the summer of 1991, the American Folklife Center, Library of Congress,
conducted a survey of Maine Acadian culture through an inter-agency agreement
with the National Park Service. Folklife fieldworkers designed a fieldwork
strategy for the documentation of the contemporary culture of the Upper
St. John Valley with emphasis on Acadian cultural resources. While tailored
to deal with issues unique to the Valley, this data collection strategy
was broadly similar to those employed by other folklife field projects.
Fieldworkers concentrated their efforts on cultural expressions, guided
by the idea that all communities use aesthetic experience to shape deeply
felt values into meaningful forms (Hymes 1975: 348). These expressions,
such as stories, songs, recipes, and houses, which have grown out of shared
experiences and values, can serve as windows into a community's worldview
(Hufford 1986: 19).
The primary work of the survey's fieldworkers was interviewing local
residents, documenting cultural events, documenting sites and artifacts,
engaging in participant observation, and analyzing archival materials.
The report of the survey fieldworkers (Brassieur 1992) formed the basis
for the 1992 public review draft of this volume.
The survey aggregated a large ethnographic collection consisting of 5,600
photographic images, 500 pages of field notes and catalogs, 40 hours of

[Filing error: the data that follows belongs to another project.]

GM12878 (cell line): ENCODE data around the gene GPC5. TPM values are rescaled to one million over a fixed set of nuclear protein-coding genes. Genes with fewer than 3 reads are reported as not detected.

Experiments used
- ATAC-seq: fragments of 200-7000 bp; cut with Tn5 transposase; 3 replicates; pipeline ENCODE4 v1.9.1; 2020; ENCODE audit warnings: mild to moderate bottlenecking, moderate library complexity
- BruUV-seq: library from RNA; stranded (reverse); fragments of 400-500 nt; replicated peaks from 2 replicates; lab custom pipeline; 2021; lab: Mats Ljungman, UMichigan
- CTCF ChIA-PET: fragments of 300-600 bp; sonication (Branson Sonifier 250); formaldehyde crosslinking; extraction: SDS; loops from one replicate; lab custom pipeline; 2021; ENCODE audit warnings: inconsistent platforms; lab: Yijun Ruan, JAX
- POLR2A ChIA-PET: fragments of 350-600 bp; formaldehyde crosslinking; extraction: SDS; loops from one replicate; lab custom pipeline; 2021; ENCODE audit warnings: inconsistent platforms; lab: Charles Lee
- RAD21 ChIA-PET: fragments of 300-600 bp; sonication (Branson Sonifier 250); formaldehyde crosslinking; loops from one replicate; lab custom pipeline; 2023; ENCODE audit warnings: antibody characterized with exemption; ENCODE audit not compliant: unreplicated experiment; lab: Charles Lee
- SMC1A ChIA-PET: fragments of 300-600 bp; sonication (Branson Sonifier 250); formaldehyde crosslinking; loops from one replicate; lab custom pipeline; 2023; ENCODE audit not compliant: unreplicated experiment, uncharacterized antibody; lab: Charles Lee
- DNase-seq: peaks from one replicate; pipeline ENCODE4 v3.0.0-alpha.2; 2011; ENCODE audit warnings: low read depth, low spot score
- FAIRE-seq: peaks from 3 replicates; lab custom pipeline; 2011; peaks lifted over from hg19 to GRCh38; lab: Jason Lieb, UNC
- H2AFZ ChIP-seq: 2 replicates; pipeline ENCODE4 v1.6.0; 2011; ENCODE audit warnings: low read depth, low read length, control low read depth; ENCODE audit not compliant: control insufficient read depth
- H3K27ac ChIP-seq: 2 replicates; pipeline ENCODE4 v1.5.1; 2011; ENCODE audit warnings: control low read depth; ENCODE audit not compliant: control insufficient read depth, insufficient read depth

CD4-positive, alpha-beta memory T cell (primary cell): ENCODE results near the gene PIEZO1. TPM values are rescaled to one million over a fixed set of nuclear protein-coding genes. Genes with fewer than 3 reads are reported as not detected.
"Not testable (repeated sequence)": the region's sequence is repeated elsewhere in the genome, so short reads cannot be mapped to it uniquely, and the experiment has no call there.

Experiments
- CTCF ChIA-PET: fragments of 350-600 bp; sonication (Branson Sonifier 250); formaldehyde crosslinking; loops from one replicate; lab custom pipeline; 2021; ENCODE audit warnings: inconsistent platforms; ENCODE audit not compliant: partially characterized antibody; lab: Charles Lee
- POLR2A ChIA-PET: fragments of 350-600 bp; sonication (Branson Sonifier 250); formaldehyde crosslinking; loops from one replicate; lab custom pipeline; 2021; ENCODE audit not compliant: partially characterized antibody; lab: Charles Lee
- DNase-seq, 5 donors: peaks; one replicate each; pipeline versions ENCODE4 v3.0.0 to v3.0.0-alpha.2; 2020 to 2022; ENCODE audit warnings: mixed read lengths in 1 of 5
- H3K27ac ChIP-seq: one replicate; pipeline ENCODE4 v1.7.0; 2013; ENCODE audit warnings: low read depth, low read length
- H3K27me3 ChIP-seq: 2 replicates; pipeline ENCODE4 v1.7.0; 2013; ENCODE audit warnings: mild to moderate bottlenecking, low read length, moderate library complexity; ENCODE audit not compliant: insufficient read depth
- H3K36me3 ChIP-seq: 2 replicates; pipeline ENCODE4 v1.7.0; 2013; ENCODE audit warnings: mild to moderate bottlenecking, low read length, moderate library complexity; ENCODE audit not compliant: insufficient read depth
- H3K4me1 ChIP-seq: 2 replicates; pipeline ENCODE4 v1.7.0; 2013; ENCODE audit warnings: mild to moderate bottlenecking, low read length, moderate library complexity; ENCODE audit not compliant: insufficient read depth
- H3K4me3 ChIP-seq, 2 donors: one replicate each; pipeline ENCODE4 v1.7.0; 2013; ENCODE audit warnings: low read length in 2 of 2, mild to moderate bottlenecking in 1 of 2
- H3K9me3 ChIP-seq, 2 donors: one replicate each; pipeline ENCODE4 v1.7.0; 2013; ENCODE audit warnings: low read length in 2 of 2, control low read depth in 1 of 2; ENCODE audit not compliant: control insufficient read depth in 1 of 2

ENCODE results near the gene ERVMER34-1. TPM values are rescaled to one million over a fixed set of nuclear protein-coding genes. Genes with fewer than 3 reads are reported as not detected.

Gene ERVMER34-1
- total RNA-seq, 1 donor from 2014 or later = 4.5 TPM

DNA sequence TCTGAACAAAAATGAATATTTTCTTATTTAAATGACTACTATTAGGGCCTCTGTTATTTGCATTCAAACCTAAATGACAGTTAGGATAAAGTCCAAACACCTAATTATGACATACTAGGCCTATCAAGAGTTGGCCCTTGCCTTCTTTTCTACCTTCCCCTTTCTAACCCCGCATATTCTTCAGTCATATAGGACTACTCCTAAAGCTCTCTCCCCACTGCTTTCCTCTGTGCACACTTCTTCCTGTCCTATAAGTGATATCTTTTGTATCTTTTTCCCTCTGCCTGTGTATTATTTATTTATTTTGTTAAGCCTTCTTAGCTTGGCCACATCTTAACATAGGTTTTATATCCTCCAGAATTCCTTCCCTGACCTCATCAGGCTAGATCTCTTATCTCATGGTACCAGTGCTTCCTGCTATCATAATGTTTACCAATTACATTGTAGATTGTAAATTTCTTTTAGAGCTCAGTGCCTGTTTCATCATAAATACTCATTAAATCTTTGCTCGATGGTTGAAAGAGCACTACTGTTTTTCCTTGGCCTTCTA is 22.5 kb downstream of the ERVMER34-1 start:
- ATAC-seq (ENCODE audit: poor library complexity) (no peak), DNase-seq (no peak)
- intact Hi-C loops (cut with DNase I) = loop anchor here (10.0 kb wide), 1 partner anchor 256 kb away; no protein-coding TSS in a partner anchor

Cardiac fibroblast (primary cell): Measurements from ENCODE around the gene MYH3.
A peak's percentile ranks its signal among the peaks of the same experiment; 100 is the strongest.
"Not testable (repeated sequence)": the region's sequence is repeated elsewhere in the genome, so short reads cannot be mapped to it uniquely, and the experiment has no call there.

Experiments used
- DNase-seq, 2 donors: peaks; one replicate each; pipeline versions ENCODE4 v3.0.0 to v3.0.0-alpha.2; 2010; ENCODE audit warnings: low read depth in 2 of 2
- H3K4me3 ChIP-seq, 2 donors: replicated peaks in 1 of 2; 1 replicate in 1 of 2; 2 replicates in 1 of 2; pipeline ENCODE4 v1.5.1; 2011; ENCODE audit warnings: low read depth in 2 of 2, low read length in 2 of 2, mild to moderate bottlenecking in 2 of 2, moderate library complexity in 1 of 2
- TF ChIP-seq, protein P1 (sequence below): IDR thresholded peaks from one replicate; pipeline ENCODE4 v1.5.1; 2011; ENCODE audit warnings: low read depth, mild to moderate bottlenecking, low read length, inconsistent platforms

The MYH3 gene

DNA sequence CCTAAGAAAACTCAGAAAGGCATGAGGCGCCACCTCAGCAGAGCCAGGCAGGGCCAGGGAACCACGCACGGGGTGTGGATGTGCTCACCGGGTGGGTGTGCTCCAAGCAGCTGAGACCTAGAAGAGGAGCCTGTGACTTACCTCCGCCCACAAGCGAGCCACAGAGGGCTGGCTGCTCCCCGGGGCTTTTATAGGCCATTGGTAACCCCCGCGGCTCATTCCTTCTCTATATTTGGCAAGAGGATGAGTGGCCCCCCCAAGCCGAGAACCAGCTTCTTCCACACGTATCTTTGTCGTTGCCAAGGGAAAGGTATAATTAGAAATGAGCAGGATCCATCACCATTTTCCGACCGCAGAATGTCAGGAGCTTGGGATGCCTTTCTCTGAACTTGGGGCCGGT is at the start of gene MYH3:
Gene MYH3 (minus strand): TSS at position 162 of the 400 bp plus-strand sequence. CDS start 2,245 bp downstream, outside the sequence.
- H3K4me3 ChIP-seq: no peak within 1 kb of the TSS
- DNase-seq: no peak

audio recordings, 50 pages of sketches, and an assortment of ephemera
such as local publications, program souvenirs, and historical and contemporary
press clippings on cultural subjects and issues. The collection will be
preserved for posterity in the Archive of Folk Culture, Library of Congress.
A reference copy has been placed at the Acadian Archives/Archives acadiennes
where it will serve as a resource for further research, planning, and
programming within the region.
part of the folklife survey, data was collected relative to eight Acadian
houses: Maison Heritage and the Val Violette House in Van Buren, Maine;
the Morneault House, originally in Grand Isle, Maine; the Fred Albert
House and the Ernest Chasse House in Madawaska, Maine; the Pelletier-Marquis
House in St. Agatha, Maine; the Eloi Daigle House in Fort Kent, Maine;
and the Daigle-St. Jean House in Clair, New Brunswick. For each of these
properties, the survey collected information about the succession of ownership,
the family history and genealogy of residents, and the business and civic
dealings of the owners. Several of these houses are now owned by local
historical societies, and others remain in private ownership. Several
hundred transactions were reviewed utilizing various land and family records.
Charts showing the succession of ownership and genealogies of most associated
families were prepared. In addition, a glossary of Maine Acadian French
terms related to vernacular architecture and cultural landscape was compiled.
It provides a point of entry for understanding a range of material culture
features both inside and outside the study area.